This past weekend multiple important fights have changed the prospects for fighters in their respective divisions as two young guns and one old veteran came away with impressive wins. The effect on the fighters’ careers was somewhat less than consistent, however, as the two up-and-comers, Lucas Mathysse and Devon Alexander will be propelled into a lucrative future, whereas the hard-to-hate “Sugar” Shane Mosley might be drawn into a disastrous wager on an over-played hand.
Devon Alexander fought through the pain of a broken hand to defeat Lee Purdy and revitalize his waning career by seventh-round TKO stoppage. Coming at an opportune moment in his career, this win will catapult Alexander back to the status he enjoyed when being paired against Tim Bradley, who is now ranked among elite welterweights.
Knockout artist Lucas Mathysse demonstrated his skill once again as he dismantled legitimate challenger Lamont Peterson by 3rd round knockout. I expected a much better showing from Peterson, but I must admit, I didn’t have much aside from personal affection to support the expectation. Peterson is truly a great athlete and a very competent fighter, but he just doesn’t have the tools to defeat any one extremely well-developed skill. Against a well-rounded fighter Peterson can be a nightmare. He proved that against Amir Khan, but Mathysse showed that one overwhelming ability can disrupt Peterson’s entire repertoire. Now Mathysse is primed for Danny Garcia, who I suspect won’t be able to handle his power much better than Peterson, and there’s even talk of him challenging Mayweather, which I consider a naive proposition. Power punchers have challenged Mayweather before, and the greatest of all the expected conquerors, Manny Pacquiao, was clearly not up the task. No one can precisely predict what would have happened, had the two met at their primes, but now it seems to be a consensus that Pacquiao is no challenge for Mayweather.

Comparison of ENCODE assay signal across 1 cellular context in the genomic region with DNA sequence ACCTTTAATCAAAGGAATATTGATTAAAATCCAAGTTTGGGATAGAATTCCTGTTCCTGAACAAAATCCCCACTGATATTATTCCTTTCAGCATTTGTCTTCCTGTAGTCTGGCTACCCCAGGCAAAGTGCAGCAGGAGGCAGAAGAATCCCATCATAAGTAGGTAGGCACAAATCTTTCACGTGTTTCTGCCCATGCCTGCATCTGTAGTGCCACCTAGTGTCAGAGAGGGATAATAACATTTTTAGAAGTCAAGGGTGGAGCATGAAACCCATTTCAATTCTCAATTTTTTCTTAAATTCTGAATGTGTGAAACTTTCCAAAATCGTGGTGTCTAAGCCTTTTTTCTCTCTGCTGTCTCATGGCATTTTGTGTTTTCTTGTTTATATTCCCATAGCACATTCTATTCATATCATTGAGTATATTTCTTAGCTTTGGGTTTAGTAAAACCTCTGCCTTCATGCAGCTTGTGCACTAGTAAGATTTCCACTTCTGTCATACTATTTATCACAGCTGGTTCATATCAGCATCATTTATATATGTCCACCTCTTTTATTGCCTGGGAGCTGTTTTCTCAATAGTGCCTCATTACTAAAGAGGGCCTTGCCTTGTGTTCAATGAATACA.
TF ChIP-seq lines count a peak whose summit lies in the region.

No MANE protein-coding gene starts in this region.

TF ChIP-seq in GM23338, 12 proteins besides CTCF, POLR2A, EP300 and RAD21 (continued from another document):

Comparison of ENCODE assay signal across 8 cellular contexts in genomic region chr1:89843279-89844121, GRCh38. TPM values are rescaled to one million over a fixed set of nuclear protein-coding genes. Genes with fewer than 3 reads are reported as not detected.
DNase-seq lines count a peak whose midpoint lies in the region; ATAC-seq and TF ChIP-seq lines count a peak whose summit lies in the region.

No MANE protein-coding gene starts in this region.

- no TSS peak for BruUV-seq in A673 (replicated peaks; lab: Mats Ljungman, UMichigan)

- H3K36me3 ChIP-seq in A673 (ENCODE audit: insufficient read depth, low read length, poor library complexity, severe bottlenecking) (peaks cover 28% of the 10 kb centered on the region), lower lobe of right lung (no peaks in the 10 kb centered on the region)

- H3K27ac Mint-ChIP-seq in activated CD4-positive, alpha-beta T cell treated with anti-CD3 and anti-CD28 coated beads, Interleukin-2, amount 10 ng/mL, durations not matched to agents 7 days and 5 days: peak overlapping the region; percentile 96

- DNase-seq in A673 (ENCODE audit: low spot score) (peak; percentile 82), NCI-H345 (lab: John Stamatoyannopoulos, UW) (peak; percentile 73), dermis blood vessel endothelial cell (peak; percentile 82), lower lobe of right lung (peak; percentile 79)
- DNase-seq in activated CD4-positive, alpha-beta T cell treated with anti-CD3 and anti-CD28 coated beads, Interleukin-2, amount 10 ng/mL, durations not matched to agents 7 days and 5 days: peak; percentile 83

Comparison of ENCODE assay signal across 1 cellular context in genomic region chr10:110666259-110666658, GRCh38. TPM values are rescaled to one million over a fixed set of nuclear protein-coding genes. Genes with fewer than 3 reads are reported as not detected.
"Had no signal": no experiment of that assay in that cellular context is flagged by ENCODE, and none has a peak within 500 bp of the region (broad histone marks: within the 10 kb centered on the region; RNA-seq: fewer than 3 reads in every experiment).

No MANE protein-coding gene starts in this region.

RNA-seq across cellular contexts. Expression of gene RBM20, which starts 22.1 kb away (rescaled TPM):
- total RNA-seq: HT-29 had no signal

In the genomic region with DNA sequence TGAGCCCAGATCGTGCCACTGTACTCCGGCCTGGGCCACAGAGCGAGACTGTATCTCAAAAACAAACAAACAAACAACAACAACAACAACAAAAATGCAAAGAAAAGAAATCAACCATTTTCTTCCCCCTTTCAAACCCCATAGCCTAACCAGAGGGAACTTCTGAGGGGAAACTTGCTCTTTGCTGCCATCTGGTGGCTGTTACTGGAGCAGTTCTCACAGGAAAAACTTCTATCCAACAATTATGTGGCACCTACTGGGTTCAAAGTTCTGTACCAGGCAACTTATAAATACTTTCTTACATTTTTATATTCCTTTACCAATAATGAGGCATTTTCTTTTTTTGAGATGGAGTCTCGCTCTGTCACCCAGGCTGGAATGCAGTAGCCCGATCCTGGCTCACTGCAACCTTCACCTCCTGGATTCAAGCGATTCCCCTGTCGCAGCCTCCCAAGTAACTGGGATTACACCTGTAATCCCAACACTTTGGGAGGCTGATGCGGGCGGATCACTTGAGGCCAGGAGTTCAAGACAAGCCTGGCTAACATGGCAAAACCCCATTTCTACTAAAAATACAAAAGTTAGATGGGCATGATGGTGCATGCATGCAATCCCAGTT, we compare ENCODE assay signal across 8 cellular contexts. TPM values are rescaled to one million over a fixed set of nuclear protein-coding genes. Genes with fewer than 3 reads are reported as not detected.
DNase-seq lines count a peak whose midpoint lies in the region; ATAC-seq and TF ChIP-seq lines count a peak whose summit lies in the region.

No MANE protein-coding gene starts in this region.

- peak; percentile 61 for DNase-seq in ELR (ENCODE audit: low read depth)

I was worried about Shane Mosley when I heard he had announced a return fight against a no-name fighter, as if he were planning an ill-conceived comeback to eventually lead to again fighting elite welterweights. In fact, Mosley looked physically impeccable against Cano, even in his advanced age. That’s not to say his performance was anywhere near perfect, however, as his movement, especially defensively, was demonstrative of his age. His hands, like an aging Muhammad Ali, were still worthy of his moniker, but his legs looked like they had been grafted on from Lennox Lewis, almost motionless and ineffective in his defensive efforts. Personally, I only hope that Mosley considers his most recent success in his win over Pablo Cano as a fortunate exit victory. His timeless hands can’t protect him from the fighters who can counterpunch between impressive combinations anymore, and a comeback trail will only lead to physical ruin.